Spanish music industry[edit]

Forbes named Rosalía in their list of "Most Influential Spanish Women" in 2020[142] and in 2022.[143] In 2021, Pitchfork named Rosalía one of the most important artists of the last 25 years.[144]

On cultural appropriation[edit]

The popularization of new flamenco, both nationally and worldwide, has allowed new artists such as María José Llergo to reach a wider audience internationally. In 2020, The Atlantic stated that Rosalía had "turned the harrowing music of Andalusia into a global phenomenon".[145] Rosalía has been credited with inspiring some contemporary artists, such as Marina, Kacey Musgraves and Christina Aguilera.[146][147][148] The resurgence of flamenco music alongside Rosalía's work has led to discussions of cultural appropriation, sometimes dubbed "the Rosalía polemic".[149][150] Rosalía has been accused of stealing the culture of the Spanish Romani people (Gitanos), who claim this artistic expression as their own, as it has been one of the few ways of free cultural expression Gitanos had available to them, in the face of discrimination and persecution within wider society.[151] Purists view flamenco performance by Catalans, non-Gitanos, or non-Andalusians, such as Rosalía, as unfair and illegitimate.[152] Others have defended[who?] Rosalía, saying that, in a global interconnected world, where exposure to cultural traditions and art forms are widely accessed, Rosalía's success can inspire international appreciation of this artform, and compare the situation to Madonna's use of Spanish traditions sparking international interest in Spanish culture and art.[153]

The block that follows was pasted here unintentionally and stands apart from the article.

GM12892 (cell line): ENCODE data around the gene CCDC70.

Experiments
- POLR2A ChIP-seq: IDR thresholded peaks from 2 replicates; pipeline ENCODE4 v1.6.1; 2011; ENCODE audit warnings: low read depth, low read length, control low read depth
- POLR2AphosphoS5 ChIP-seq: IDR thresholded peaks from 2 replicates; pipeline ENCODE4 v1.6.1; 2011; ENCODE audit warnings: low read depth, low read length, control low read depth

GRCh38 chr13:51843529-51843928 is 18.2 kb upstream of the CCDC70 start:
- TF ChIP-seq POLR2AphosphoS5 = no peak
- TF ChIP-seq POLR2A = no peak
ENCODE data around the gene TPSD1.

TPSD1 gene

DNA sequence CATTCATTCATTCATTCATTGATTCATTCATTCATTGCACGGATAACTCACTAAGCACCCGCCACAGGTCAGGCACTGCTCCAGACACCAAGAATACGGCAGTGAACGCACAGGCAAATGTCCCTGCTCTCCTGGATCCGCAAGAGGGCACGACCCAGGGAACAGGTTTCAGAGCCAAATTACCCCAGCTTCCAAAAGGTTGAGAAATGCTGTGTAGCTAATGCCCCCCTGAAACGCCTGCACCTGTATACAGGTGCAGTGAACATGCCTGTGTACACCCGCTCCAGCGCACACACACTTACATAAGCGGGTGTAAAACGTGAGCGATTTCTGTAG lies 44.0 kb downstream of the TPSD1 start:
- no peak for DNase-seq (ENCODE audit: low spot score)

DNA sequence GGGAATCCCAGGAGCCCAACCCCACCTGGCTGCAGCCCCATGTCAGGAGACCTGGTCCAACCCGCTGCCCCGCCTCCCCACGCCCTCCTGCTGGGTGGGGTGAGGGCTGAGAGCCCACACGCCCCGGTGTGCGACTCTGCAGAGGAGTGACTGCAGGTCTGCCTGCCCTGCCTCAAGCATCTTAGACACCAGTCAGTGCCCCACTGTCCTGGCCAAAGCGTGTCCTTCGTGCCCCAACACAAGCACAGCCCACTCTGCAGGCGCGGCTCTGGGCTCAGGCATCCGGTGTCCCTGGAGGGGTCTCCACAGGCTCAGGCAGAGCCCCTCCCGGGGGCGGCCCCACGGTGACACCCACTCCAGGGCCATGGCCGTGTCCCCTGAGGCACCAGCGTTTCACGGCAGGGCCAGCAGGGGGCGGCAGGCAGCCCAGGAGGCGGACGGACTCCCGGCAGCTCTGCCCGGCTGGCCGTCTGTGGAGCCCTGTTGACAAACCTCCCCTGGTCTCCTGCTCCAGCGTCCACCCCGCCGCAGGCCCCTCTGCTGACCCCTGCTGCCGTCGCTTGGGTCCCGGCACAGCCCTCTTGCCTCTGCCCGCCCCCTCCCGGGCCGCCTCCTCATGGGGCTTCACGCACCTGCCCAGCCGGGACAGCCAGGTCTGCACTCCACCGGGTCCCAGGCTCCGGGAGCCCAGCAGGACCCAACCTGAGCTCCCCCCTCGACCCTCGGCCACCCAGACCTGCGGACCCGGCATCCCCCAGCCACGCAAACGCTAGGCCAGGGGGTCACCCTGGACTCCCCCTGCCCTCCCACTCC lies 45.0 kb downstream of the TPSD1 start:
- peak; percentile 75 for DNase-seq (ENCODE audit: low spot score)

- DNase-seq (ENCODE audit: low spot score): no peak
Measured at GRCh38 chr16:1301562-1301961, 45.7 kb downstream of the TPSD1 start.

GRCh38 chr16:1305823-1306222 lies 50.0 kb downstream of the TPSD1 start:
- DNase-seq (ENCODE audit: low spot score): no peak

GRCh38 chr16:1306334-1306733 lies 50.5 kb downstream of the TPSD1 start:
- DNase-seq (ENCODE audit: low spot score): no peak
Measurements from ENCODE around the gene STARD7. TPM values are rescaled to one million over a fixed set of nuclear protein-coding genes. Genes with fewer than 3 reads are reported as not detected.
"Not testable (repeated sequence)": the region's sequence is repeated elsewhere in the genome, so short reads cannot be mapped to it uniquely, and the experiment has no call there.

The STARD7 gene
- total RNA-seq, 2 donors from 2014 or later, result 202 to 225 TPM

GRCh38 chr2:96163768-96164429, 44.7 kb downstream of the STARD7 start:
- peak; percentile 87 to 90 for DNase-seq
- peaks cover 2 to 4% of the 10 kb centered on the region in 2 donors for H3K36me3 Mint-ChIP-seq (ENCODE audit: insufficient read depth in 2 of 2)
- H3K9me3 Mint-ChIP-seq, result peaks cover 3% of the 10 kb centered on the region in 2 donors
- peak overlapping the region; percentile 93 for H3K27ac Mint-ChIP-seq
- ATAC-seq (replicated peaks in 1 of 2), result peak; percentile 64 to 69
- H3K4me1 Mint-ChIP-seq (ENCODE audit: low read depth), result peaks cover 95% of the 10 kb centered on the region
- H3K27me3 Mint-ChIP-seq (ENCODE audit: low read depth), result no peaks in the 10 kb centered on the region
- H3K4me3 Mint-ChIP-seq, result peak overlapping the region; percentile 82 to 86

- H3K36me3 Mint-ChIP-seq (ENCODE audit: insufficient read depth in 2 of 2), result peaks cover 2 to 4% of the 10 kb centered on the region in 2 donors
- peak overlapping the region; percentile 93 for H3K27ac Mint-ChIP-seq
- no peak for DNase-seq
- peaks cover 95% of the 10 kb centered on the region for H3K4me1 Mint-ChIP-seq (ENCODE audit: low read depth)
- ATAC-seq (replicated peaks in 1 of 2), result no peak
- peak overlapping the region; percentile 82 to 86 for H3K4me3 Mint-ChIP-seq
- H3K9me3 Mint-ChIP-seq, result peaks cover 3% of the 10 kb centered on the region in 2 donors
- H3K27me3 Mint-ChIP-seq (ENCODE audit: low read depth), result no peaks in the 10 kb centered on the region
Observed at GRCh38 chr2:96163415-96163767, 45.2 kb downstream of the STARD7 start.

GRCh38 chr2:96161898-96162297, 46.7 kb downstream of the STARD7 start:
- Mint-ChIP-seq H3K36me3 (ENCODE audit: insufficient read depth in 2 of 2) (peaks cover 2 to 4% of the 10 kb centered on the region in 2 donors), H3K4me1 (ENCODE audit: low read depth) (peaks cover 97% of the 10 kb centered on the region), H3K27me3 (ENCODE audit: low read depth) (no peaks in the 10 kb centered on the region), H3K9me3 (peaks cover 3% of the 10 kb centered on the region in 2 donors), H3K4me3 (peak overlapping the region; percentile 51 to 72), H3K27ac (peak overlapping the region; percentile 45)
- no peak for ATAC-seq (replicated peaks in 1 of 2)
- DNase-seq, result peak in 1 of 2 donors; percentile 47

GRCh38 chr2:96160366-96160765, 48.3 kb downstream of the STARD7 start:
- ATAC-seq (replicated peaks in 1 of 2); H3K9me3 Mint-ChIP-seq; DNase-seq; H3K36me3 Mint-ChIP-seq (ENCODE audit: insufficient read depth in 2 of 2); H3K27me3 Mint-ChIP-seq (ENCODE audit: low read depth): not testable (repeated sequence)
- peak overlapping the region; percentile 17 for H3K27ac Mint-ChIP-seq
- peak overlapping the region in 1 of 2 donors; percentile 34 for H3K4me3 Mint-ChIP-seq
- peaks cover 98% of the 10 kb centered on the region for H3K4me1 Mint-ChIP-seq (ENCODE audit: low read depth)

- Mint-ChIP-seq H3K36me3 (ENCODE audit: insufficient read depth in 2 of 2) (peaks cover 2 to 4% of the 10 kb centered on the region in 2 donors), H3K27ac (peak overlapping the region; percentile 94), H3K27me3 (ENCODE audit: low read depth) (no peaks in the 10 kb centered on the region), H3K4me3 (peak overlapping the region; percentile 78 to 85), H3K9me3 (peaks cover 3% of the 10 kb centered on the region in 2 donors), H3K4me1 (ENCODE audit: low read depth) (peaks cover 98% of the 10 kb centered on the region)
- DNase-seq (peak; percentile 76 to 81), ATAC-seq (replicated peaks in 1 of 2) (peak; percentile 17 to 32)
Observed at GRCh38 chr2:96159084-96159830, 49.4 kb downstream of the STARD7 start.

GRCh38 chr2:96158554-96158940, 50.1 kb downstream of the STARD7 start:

The New York Times said in 2019: "the debate on the cultural appropriation of the Spanish singer is unfair: her music embodies, with height, the most eloquent artistic form of globalization: the remix".[154] When asked about this topic, she responded: "I've realized that it is not that I am specifically being attacked, it is the situation where there are people who, like me, have been fortunate enough to be able to study music, which they have wanted. And having options that other people don't have", stating that this is more of a political issue and a matter of privileges.[155] Following her win for Best Latin Video for "Con Altura" at the 2019 MTV Video Music Awards, Rosalía broached a related discussion, as to whether the expression "Latin" (derived from a Romance language, like Spanish) has been misunderstood and has evolved to "Latino" (person from Latin American countries previously ruled by the Spanish and Portuguese empires), extending the debate about cultural appropriation and whether she should or should not be nominated in Latin categories at award shows.[156][157] Rosalía also discussed the topic at the 2020 Latin Billboard Music Week, where Leila Cobo, host of VP Latin, stated: "Billboard categorizes music sung in the Spanish language as Latin music. You are a Spanish artist, not a Latin American but your music is called 'Latin' because it is sung in Spanish. It is also very interesting to see how this term is only used in the United States".[158] Rosalía has also said that she feels "uncomfortable" when this term is used on her.[159] Stemming from these debates, Rosalía has received online criticism.[160]